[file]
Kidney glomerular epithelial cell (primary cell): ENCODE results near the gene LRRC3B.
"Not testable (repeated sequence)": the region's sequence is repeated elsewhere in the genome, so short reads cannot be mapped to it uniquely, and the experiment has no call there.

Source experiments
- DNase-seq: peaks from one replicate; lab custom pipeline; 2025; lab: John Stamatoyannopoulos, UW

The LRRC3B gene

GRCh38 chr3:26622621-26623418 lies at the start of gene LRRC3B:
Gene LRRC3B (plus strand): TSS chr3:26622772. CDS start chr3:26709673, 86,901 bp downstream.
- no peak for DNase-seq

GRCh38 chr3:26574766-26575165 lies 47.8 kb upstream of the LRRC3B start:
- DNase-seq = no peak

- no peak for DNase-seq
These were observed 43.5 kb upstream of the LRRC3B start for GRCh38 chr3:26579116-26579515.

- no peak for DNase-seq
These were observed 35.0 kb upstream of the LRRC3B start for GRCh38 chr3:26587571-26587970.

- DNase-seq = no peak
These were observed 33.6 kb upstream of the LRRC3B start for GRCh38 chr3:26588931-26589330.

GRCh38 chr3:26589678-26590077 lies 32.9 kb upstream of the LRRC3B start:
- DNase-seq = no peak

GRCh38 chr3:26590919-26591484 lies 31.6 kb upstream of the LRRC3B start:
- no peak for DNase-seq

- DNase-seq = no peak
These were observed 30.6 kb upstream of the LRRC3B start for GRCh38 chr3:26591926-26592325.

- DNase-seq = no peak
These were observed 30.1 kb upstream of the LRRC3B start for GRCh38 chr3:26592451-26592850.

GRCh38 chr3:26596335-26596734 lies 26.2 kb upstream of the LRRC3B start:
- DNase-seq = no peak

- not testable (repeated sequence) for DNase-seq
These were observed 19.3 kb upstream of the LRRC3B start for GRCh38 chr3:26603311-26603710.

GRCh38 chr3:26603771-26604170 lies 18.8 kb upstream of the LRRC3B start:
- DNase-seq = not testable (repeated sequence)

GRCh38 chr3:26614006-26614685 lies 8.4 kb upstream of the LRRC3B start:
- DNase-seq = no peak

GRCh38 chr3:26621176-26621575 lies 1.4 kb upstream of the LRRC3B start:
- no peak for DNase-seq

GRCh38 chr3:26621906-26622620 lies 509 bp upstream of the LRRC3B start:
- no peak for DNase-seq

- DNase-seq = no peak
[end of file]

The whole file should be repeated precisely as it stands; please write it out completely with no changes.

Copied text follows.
Kidney glomerular epithelial cell (primary cell): ENCODE results near the gene LRRC3B.
"Not testable (repeated sequence)": the region's sequence is repeated elsewhere in the genome, so short reads cannot be mapped to it uniquely, and the experiment has no call there.

Source experiments
- DNase-seq: peaks from one replicate; lab custom pipeline; 2025; lab: John Stamatoyannopoulos, UW

The LRRC3B gene

GRCh38 chr3:26622621-26623418 lies at the start of gene LRRC3B:
Gene LRRC3B (plus strand): TSS chr3:26622772. CDS start chr3:26709673, 86,901 bp downstream.
- no peak for DNase-seq

GRCh38 chr3:26574766-26575165 lies 47.8 kb upstream of the LRRC3B start:
- DNase-seq = no peak

- no peak for DNase-seq
These were observed 43.5 kb upstream of the LRRC3B start for GRCh38 chr3:26579116-26579515.

- no peak for DNase-seq
These were observed 35.0 kb upstream of the LRRC3B start for GRCh38 chr3:26587571-26587970.

- DNase-seq = no peak
These were observed 33.6 kb upstream of the LRRC3B start for GRCh38 chr3:26588931-26589330.

GRCh38 chr3:26589678-26590077 lies 32.9 kb upstream of the LRRC3B start:
- DNase-seq = no peak

GRCh38 chr3:26590919-26591484 lies 31.6 kb upstream of the LRRC3B start:
- no peak for DNase-seq

- DNase-seq = no peak
These were observed 30.6 kb upstream of the LRRC3B start for GRCh38 chr3:26591926-26592325.

- DNase-seq = no peak
These were observed 30.1 kb upstream of the LRRC3B start for GRCh38 chr3:26592451-26592850.

GRCh38 chr3:26596335-26596734 lies 26.2 kb upstream of the LRRC3B start:
- DNase-seq = no peak

- not testable (repeated sequence) for DNase-seq
These were observed 19.3 kb upstream of the LRRC3B start for GRCh38 chr3:26603311-26603710.

GRCh38 chr3:26603771-26604170 lies 18.8 kb upstream of the LRRC3B start:
- DNase-seq = not testable (repeated sequence)

GRCh38 chr3:26614006-26614685 lies 8.4 kb upstream of the LRRC3B start:
- DNase-seq = no peak

GRCh38 chr3:26621176-26621575 lies 1.4 kb upstream of the LRRC3B start:
- no peak for DNase-seq

GRCh38 chr3:26621906-26622620 lies 509 bp upstream of the LRRC3B start:
- no peak for DNase-seq

- DNase-seq = no peak